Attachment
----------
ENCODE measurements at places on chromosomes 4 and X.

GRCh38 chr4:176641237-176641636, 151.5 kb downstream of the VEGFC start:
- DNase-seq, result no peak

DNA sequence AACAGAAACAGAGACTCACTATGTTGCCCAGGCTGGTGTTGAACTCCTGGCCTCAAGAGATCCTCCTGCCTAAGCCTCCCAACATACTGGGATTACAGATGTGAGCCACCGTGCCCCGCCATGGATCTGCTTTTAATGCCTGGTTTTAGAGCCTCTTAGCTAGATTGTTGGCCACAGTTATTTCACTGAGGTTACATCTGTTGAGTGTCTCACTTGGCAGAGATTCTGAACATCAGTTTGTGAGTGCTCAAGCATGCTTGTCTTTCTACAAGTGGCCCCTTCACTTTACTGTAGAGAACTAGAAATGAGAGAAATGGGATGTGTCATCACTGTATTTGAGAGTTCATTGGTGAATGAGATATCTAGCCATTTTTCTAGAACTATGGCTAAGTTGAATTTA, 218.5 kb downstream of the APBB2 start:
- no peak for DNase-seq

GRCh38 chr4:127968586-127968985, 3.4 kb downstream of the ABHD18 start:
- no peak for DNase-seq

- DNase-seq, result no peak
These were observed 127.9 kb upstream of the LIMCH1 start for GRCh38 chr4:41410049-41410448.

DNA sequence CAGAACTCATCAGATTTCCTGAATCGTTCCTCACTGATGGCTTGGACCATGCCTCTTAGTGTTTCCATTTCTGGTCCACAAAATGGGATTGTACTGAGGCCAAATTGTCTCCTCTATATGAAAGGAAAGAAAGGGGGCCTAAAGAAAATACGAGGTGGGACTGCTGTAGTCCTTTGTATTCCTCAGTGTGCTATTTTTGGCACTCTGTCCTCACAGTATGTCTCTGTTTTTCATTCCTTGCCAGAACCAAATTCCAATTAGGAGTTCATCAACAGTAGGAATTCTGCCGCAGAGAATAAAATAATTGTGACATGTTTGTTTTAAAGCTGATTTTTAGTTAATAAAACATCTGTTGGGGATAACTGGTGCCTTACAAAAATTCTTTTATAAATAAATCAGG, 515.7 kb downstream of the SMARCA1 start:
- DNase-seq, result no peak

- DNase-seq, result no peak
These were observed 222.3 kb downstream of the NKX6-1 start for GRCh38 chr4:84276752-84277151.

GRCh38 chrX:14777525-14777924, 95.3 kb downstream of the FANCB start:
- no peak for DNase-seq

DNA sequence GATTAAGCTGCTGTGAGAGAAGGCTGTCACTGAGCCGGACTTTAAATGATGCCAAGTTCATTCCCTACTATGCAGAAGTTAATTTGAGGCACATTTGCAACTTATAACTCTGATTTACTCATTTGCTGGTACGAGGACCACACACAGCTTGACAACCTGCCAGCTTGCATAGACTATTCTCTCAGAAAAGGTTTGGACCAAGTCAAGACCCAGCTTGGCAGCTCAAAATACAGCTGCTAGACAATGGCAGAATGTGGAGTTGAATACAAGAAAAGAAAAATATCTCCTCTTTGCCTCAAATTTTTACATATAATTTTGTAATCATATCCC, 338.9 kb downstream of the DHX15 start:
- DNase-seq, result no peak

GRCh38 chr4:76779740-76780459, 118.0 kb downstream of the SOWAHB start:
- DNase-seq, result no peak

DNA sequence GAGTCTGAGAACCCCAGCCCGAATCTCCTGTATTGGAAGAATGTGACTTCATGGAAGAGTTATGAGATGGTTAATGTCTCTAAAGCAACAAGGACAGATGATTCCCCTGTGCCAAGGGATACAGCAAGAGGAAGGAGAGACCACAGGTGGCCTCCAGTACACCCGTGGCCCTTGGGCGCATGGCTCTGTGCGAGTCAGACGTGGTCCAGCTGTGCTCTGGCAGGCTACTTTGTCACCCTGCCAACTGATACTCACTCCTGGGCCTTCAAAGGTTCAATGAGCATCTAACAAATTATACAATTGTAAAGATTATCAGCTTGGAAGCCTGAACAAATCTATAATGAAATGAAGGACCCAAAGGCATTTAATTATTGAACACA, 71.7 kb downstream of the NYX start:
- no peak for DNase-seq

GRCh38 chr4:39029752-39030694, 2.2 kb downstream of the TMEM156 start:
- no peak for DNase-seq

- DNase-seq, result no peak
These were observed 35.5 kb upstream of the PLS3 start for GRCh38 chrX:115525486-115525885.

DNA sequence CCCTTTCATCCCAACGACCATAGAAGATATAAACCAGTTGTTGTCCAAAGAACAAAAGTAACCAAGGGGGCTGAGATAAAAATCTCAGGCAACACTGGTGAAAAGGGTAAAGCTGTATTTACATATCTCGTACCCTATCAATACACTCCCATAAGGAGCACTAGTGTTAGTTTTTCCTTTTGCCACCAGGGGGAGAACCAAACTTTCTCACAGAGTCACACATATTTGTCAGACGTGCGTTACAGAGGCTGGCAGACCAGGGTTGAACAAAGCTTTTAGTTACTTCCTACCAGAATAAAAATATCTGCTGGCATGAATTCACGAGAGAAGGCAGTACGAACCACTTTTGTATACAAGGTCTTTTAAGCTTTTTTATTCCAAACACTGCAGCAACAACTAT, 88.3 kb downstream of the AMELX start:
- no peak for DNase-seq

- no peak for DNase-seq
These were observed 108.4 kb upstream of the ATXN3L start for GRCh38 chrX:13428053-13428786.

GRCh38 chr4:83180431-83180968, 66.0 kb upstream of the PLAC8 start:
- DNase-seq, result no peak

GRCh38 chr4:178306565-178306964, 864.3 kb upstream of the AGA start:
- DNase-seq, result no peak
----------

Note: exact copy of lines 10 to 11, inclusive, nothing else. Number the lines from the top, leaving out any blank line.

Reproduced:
DNA sequence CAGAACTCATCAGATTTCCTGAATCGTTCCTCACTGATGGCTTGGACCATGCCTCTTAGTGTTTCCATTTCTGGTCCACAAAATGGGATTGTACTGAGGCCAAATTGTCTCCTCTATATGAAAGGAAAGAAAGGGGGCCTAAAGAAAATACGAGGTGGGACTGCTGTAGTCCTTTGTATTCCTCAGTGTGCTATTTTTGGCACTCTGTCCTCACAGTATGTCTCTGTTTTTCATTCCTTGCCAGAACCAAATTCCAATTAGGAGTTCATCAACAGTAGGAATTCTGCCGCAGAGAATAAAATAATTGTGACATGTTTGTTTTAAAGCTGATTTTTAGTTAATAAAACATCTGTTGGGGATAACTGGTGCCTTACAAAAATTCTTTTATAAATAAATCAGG, 515.7 kb downstream of the SMARCA1 start:
- DNase-seq, result no peak